20. Global distribution and vertical patterns of a prymnesiophyte-cyanobacteria obligate symbiosis.

    PubMed

    Cabello, Ana M; Cornejo-Castillo, Francisco M; Raho, Nicolas; Blasco, Dolors; Vidal, Montserrat; Audic, Stéphane; de Vargas, Colomban; Latasa, Mikel; Acinas, Silvia G; Massana, Ramon

    2016-03-01

    A marine symbiosis has been recently discovered between prymnesiophyte species and the unicellular diazotrophic cyanobacterium UCYN-A. At least two different UCYN-A phylotypes exist, the clade UCYN-A1 in symbiosis with an uncultured small prymnesiophyte and the clade UCYN-A2 in symbiosis with the larger Braarudosphaera bigelowii. We targeted the prymnesiophyte-UCYN-A1 symbiosis by double CARD-FISH (catalyzed reporter deposition-fluorescence in situ hybridization) and analyzed its abundance in surface samples from the MALASPINA circumnavigation expedition. Our use of a specific probe for the prymnesiophyte partner allowed us to verify that this algal species virtually always carried the UCYN-A symbiont, indicating that the association was also obligate for the host. The prymnesiophyte-UCYN-A1 symbiosis was detected in all ocean basins, displaying a patchy distribution with abundances (up to 500 cells ml(-1)) that could vary orders of magnitude. Additional vertical profiles taken at the NE Atlantic showed that this symbiosis occupied the upper water column and disappeared towards the Deep Chlorophyll Maximum, where the biomass of the prymnesiophyte assemblage peaked. Moreover, sequences of both prymnesiophyte partners were searched within a large 18S rDNA metabarcoding data set from the Tara-Oceans expedition around the world. This sequence-based analysis supported the patchy distribution of the UCYN-A1 host observed by CARD-FISH and highlighted an unexpected homogeneous distribution (at low relative abundance) of B. bigelowii in the open ocean. Our results demonstrate that partners are always in symbiosis in nature and show contrasted ecological patterns of the two related lineages. PMID:26405830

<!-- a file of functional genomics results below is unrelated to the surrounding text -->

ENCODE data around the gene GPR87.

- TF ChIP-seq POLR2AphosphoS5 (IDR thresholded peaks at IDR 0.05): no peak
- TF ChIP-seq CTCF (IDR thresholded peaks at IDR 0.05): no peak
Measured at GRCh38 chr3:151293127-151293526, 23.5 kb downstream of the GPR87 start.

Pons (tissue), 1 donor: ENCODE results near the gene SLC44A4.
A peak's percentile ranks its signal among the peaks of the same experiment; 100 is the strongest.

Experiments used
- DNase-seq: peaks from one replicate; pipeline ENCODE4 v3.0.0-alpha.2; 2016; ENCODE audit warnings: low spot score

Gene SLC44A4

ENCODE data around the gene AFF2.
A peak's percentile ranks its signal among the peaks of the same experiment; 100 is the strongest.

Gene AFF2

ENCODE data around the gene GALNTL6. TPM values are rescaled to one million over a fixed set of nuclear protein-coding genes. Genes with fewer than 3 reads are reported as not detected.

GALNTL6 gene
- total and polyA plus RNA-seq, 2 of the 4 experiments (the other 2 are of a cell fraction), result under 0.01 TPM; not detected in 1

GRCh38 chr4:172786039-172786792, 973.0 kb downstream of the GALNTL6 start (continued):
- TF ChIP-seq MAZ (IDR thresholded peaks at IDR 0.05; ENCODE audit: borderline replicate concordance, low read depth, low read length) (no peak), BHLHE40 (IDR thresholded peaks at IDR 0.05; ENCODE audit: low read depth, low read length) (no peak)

1. Microgravity effects on the legume/Rhizobium symbiosis